Disclosing officials' assets
Updated: 2012-12-13 08:23
In a move widely anticipated to help more effectively fight corruption, South China's Guangdong province has decided to launch a pilot program in Hengqin New Area of Zhuhai and Shixing county of Shaoguan, requiring Party and government officials to report and disclose their assets.
According to the provincial disciplinary authorities, the program will be completed before 2014 and then be gradually extended to the rest of the province.
Guangdong's decision came as the Communist Party of China is displaying greater determination and tightened efforts to fight graft since the formation of its new leadership at the 18th National Congress of the Communist Party of China in mid-November and thus has received extensive attention. That several local officials have been investigated and convicted of corruption and bribery after Internet exposures of their immense assets highlights the urgency and necessity for promoting the disclosure of officials' assets, a move that can facilitate anti-graft efforts from the roots.
At a meeting on Nov 30 chaired by Wang Qishan, the newly elected head of the CPC Central Commission for Discipline Inspection, the party's top anti-corruption watchdog, many participating experts and scholars proposed China should put in place a system for the disclosure and reporting of officials' assets as soon as possible to curb the rampancy of corruption. In particular, making public officials' real estate holdings will offer convenient clues to discern the existence of corruption.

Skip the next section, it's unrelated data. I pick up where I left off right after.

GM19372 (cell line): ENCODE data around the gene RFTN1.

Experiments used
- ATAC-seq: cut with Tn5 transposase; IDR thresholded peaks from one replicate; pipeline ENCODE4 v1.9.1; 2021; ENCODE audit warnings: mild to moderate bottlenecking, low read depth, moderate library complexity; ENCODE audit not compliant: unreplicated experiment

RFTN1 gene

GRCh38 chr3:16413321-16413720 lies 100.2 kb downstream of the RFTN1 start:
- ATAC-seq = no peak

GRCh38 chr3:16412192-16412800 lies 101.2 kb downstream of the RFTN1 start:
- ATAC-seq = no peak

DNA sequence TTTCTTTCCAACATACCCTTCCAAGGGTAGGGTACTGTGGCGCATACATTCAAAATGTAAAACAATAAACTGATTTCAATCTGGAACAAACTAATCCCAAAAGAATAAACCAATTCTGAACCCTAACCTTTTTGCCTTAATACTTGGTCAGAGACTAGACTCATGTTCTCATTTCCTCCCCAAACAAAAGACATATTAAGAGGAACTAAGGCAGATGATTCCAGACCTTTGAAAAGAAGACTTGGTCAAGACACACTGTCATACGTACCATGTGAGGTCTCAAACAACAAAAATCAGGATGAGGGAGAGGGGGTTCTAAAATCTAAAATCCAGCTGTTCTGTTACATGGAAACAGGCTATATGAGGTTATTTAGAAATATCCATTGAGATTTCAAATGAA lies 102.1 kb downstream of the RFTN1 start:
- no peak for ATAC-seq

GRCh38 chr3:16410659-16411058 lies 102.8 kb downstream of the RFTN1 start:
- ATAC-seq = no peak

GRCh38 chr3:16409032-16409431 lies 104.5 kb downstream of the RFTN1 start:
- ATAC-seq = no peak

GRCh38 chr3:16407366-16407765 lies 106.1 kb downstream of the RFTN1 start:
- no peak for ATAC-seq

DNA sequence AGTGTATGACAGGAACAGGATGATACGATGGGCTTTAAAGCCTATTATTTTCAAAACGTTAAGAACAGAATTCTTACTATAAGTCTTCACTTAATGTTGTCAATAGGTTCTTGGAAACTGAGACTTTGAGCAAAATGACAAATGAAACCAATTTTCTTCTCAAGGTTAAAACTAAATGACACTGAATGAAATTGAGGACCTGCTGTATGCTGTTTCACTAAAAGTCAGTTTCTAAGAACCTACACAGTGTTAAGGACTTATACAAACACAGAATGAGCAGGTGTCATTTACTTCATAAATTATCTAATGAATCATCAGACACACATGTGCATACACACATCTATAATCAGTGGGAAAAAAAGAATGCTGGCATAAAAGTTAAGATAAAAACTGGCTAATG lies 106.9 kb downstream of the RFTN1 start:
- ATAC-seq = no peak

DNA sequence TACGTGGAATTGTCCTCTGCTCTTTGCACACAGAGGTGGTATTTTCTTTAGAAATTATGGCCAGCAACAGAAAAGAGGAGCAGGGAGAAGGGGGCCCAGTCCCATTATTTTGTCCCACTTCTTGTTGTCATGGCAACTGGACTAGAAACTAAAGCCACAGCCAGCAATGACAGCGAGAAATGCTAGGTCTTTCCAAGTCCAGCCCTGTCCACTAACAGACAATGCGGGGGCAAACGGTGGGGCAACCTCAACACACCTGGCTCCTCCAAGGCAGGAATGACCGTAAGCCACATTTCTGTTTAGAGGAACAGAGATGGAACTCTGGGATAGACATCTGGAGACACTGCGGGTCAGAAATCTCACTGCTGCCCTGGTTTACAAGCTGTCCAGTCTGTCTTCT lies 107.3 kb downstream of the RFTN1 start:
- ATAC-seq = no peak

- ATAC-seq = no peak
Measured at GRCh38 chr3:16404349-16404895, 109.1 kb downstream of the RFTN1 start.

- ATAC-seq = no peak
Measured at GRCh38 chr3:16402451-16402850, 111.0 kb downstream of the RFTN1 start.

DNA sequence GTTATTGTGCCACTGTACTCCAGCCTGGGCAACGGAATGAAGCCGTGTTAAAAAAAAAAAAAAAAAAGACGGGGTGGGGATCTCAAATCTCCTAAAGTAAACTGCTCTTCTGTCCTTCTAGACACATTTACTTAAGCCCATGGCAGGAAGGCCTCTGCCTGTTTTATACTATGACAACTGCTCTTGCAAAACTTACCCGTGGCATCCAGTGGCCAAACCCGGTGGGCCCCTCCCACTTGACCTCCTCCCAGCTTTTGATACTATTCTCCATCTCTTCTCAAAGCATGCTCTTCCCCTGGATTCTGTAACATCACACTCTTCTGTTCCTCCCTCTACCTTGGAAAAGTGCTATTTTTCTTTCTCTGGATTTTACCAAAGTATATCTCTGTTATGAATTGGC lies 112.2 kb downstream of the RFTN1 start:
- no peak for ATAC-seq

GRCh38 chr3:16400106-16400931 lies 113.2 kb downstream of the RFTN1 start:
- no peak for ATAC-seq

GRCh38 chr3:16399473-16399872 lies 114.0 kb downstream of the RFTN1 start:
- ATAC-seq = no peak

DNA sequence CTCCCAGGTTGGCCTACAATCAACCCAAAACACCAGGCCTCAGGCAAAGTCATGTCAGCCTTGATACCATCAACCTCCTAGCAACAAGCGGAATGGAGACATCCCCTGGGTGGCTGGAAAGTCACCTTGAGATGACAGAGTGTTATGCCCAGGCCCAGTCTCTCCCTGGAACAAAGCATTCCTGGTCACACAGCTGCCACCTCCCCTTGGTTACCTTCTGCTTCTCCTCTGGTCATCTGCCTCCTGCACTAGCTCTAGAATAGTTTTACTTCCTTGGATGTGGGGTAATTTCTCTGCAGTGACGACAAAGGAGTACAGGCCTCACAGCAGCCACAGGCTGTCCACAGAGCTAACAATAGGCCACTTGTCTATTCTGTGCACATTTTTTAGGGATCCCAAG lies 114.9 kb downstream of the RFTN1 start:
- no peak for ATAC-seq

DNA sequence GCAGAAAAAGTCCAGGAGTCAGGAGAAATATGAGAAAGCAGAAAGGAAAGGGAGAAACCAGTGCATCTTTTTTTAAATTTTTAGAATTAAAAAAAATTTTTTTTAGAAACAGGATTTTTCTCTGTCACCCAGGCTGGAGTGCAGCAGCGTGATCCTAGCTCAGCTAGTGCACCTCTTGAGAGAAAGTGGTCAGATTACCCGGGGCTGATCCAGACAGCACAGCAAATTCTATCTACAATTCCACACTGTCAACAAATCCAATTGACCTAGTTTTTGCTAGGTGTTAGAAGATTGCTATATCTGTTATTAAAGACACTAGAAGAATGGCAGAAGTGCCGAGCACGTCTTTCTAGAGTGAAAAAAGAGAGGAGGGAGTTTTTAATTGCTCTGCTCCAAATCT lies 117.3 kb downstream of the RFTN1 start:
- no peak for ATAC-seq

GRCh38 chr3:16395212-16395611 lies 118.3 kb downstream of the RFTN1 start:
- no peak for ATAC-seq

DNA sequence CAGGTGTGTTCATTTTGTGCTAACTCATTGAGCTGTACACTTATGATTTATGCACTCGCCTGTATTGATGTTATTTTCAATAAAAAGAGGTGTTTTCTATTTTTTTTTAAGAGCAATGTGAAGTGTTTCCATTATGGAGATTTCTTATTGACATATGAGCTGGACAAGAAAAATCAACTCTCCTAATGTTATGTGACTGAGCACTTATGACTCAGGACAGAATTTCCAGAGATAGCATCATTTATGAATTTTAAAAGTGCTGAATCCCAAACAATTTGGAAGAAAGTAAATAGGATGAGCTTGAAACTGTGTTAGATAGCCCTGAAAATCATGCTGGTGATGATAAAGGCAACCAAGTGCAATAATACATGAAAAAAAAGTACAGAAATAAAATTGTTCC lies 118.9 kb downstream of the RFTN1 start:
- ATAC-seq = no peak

As early as 1987, the officials-targeting assets reporting system was put forward for the first time in China. It was listed in 1994 on the legislation agenda, but later failed to enter the legislative procedure. Yet within the Party, the promulgation of a regulation in 2006 and an amendment in 2010 requiring Party officials to report relevant personal affairs, including their property, investments and the employment of their spouses and children.
In the context of the authorities' accelerated efforts to fight corruption, Guangdong's move has ignited hopes for its forcible and consistent enforcement instead of being another "loud thunder but small raindrops" campaign. To facilitate its smooth implementation, a sound credit, information disclosure and sharing, and real-name registration system should be introduced in banking, housing and other relevant sectors.